Section Perspective: My groups are all Georgia based and to join you must reside in Georgia. Everyone must submit a request to join. I make exceptions for recruiters (anyone offering potential jobs is welcome), to people who previously lived in Georgia, and folks looking to move to Georgia.Display this group in the Groups Directory. – Yes

Section 5:  Additional Settings

1.  Allow members to display the logo on their profiles. – Yes

2.  Allow members to invite others to join this group. – Yes

Section Perspective: I’ll take the additional exposure.

LinkedIn Open Groups Wrap Up

Based on my understanding of the setings I can do two things that make it worth moving to Open Groups:

1.  I can restrict comments to only members.

2.  By opening the group I allow members content to be seen by anyone and indexed by search engines

I get to increase exposure to the group and to members who contribute and I get to limit contributions to only group members.  I benefit as a group owner, members benefit, and non-members benefit.  Its a win-win-win solution.  LinkedIn may have missed the mark on removing the New Board but they nailed this on on the head.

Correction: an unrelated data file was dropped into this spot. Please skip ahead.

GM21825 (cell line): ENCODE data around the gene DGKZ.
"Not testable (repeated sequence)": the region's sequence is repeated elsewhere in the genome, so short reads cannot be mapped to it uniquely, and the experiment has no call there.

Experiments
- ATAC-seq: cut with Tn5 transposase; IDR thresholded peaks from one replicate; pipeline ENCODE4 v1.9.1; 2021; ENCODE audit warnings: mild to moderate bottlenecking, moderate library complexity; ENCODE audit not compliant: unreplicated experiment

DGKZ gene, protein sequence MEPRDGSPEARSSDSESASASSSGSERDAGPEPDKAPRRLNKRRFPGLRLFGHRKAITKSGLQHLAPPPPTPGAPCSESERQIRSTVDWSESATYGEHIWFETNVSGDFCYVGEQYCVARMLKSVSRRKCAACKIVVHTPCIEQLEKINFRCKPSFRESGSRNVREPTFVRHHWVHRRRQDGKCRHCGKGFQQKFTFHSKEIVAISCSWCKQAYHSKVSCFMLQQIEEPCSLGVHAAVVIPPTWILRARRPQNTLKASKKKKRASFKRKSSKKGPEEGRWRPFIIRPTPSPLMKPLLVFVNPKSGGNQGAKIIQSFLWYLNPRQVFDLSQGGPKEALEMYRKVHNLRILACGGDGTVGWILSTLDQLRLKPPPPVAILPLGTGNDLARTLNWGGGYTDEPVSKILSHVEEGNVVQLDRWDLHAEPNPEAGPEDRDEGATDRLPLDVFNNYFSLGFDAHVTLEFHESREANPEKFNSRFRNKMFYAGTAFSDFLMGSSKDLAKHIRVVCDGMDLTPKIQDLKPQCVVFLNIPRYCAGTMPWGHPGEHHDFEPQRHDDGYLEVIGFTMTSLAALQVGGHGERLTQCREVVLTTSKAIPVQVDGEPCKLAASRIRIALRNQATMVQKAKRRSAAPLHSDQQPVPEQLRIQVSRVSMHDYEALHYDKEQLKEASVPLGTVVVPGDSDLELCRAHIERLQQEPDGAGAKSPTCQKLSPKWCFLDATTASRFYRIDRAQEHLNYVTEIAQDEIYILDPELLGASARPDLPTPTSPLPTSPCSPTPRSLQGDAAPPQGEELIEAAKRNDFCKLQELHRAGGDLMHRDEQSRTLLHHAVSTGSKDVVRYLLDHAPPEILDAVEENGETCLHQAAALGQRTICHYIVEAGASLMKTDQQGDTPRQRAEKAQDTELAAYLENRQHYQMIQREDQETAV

What do you think?

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Published by

Sean Nelson

Sean has been a Keynote speaker at Norvax University, conducts social media workshops and webinars, and has released three books on LinkedIn and written several social media guides. Sean currently runs Social Media Sonar, which in addition to providing free resources, manages social media strategies and tactics for companies. He is also a partner in Surge Labs, a conversion rate optimization company, helping companies improve conversions and profitability through scientific testing of Landing Pages, Websites, Email communications, and Shopping Carts.